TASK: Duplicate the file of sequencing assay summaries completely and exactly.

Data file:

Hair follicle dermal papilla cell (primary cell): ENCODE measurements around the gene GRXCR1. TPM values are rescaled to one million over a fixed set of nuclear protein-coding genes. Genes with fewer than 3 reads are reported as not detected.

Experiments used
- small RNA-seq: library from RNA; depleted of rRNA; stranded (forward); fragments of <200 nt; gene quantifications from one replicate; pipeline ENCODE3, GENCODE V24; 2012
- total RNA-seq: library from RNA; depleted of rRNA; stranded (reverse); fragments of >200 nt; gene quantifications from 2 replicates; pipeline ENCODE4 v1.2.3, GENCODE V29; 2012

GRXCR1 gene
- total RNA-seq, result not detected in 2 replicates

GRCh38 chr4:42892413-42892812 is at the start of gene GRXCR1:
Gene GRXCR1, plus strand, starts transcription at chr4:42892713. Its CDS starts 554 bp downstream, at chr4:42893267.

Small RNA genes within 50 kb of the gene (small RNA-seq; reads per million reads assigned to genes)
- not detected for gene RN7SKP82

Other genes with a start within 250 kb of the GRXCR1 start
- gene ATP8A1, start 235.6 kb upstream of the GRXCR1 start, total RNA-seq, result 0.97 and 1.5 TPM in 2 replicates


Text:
Hair follicle dermal papilla cell (primary cell): ENCODE measurements around the gene GRXCR1. TPM values are rescaled to one million over a fixed set of nuclear protein-coding genes. Genes with fewer than 3 reads are reported as not detected.

Experiments used
- small RNA-seq: library from RNA; depleted of rRNA; stranded (forward); fragments of <200 nt; gene quantifications from one replicate; pipeline ENCODE3, GENCODE V24; 2012
- total RNA-seq: library from RNA; depleted of rRNA; stranded (reverse); fragments of >200 nt; gene quantifications from 2 replicates; pipeline ENCODE4 v1.2.3, GENCODE V29; 2012

GRXCR1 gene
- total RNA-seq, result not detected in 2 replicates

GRCh38 chr4:42892413-42892812 is at the start of gene GRXCR1:
Gene GRXCR1, plus strand, starts transcription at chr4:42892713. Its CDS starts 554 bp downstream, at chr4:42893267.

Small RNA genes within 50 kb of the gene (small RNA-seq; reads per million reads assigned to genes)
- not detected for gene RN7SKP82

Other genes with a start within 250 kb of the GRXCR1 start
- gene ATP8A1, start 235.6 kb upstream of the GRXCR1 start, total RNA-seq, result 0.97 and 1.5 TPM in 2 replicates